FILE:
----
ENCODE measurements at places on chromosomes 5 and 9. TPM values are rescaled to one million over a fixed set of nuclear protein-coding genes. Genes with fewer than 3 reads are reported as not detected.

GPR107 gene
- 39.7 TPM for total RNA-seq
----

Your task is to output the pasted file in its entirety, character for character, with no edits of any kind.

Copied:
ENCODE measurements at places on chromosomes 5 and 9. TPM values are rescaled to one million over a fixed set of nuclear protein-coding genes. Genes with fewer than 3 reads are reported as not detected.

GPR107 gene
- 39.7 TPM for total RNA-seq